Date: June 14-18, 2021
This year’s IWCA Summer Institute can be summed up in four words: virtual, global, flexible, and accessible. Join us for the first ever virtual Summer Institute June 14-18, 2021! The SI is traditionally a time for folks to get away from the day-to-day and gather as a cohort, and while the extent to which you get away from the day-to-day is up to you, this year’s cohort will enjoy the opportunity to virtually connect with writing center professionals across the globe. All workshops will be held via an interactive, live streaming platform and will be available to complete asynchronously. Additionally, because of the lower costs of hosting the SI virtually, registration is only $400 (typically, registration is $900), which makes this year’s SI the most economical one yet. Just like in years past, participants can count on the experience including a generous mix of workshops, independent project time, one-on-one and small group mentoring, connecting with cohort members, and purposeful play. Schedule details forthcoming.
Registration Deadline: April 23rd at iwcamembers.org. Registration is limited to the first 40 members who apply.
Registration Fee: $400.
Funding Assistance: Limited grants are available for members who apply by April 23 and indicate their needs.
Refund Policy: Full refunds will be available up to 30 days prior to the event (May 14), and half refunds will be available up to 15 days prior to the event (May 30). No refunds will be available after that point.
Kelsey Hixson-Bowles (Utah Valley University) has worked in writing centers for eleven years, starting as an undergraduate peer tutor. She is now an Assistant Professor of Literacies & Composition as well as the Faculty Director of the Utah Valley University (UVU) Writing Center. Kelsey is the Utah State Representative on the RMWCA board and has served on the MAWCA board as well as graduate co-editor of The Peer Review. Her research interests include writing center studies, transfer of learning, dispositions toward writing, and social justice in writing centers and writing classrooms. Recent publications include “Teaching tutors: Self-efficacy and the relationship between tutoring and writing,” (How We Teach Writing Tutors: A WLN Digital Edited Collection) and “Too confident or not confident enough? A quantitative snapshot of writing tutors’ writing and tutoring self-efficacies,” (Praxis: A Writing Center Journal). Kelsey earned her Ph.D. from Indiana University of Pennsylvania and her M.A. and B.A. from Kansas State University. Outside of her academic pursuits, Kelsey spends her time consuming stories, exploring all things fiber arts, playing strategy board games, and spending time with her partner, toddler, and Dutch shepherd/border collie mix.
Joseph Cheatle is the Director of the Writing and Media Center at Iowa State University in Ames, Iowa. He was previously the Associate Director of The Writing Center at Michigan State University and has worked as a professional consultant at Case Western Reserve University and graduate student consultant at Miami University. His current research projects focus on documentation and assessment in writing centers; in particular, he is interested in improving the effectiveness of our current documentation practices to speak more effectively and to broader audiences. He was part of a research team looking at writing center documentation that received the International Writing Centers Association Outstanding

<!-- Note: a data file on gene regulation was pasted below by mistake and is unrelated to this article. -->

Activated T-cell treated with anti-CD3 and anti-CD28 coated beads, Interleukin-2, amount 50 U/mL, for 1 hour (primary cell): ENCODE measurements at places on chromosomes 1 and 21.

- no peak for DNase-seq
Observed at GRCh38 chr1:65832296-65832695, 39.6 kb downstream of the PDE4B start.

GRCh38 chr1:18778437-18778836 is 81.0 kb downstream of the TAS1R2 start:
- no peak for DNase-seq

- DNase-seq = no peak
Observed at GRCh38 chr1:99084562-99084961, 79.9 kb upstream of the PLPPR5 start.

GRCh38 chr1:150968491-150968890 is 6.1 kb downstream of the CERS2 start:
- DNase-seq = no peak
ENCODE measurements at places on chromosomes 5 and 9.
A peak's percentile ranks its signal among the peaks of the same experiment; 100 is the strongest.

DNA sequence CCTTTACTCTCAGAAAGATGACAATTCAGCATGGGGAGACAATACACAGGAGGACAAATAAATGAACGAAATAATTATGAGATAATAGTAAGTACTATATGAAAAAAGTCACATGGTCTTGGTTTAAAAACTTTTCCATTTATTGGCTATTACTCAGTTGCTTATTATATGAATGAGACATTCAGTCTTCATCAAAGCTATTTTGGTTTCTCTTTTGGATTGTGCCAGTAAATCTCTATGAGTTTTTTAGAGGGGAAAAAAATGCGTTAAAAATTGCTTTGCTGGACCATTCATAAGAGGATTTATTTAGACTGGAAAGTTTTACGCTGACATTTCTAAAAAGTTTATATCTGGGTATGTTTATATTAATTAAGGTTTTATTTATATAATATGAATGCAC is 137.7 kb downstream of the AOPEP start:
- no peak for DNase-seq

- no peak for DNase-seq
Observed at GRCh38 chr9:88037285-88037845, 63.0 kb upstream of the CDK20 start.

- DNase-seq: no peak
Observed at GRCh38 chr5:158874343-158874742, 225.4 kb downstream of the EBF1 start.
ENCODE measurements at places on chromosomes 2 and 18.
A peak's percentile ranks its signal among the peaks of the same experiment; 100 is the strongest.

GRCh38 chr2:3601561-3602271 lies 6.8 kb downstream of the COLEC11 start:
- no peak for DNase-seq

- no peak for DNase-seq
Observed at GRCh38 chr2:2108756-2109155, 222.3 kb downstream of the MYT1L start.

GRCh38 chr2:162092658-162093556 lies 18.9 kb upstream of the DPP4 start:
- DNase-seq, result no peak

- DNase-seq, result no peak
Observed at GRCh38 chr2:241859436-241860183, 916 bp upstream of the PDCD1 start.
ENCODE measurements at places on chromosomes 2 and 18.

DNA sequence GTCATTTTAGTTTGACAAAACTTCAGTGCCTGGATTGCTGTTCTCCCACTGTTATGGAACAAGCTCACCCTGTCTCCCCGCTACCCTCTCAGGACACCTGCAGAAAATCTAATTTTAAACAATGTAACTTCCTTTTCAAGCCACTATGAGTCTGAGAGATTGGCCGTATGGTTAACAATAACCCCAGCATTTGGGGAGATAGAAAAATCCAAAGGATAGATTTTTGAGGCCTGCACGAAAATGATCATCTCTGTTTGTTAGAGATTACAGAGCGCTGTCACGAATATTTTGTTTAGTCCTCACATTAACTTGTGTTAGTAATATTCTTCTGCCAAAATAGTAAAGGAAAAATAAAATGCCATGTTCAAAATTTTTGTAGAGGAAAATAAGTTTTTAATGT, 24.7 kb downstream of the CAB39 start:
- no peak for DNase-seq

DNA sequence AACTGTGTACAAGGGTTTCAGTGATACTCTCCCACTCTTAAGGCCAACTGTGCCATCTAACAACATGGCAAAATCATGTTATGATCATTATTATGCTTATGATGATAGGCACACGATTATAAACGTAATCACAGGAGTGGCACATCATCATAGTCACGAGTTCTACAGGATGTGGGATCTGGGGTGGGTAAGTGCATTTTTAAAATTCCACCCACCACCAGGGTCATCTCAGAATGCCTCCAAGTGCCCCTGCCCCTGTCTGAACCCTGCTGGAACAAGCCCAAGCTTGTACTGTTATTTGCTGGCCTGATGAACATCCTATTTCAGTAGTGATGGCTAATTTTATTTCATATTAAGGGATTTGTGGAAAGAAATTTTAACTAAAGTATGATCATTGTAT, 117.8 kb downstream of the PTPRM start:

Neisha-Anne S Green (American University) is Faculty Fellow for the Frederick Douglass Distinguished Program and Director of Academic Student Support Services and the Writing Center at American University in Washington, DC. She has worked as a writing consultant, tutor coordinator, assistant director and associate director. She teaches in the American University Experience 2 classes which is unique to American University. This class has been created by AU faculty, staff and students as a call to action to ensure that diversity, inclusion, free speech and freedom of expression are part of the core curriculum.Neisha-Anne is a multidialectal orator and author proud of her roots in Barbados and Yonkers, NY. She is an ally always interrogating and exploring the use of everyone’s language as a resource who is getting better at speaking up for herself and others. She has been published in Praxis and The Writing Center Journal; she has forthcoming book chapters in Theories and Methods of Writing Center Studies: A Practical Guide, The Intersectional Writing Center: Voices from the Resistance and Diverse Approaches to Teaching, Learning, and Writing Across the Curriculum: IWAC at 25. She has given keynotes at IWCA, IWAC and the Baltimore Writing Center Association. Neisha-Anne is also working on her book Songs From A Caged Bird.
Elizabeth Boquet (Fairfield University)is a Professor of English and the Director of the Writing Center at Fairfield University in Fairfield, CT. She is the author of Nowhere Near the Line and Noise from the Writing Center and co-author of The Everyday Writing Center: A Community of Practice, all published by Utah State University Press. She served two terms as co-editor of The Writing Center Journal, and she is a two-time recipient of the International Writing Centers Association Outstanding Research Award. Her scholarship has appeared in numerous journals and edited collections, including College English, College Composition and Communication, The Writing Center Journal, and WPA: Writing Program Administration. Her creative nonfiction has been published in 100 Word Story, Full Grown People, The Bitter Southerner, and Dead Housekeeping.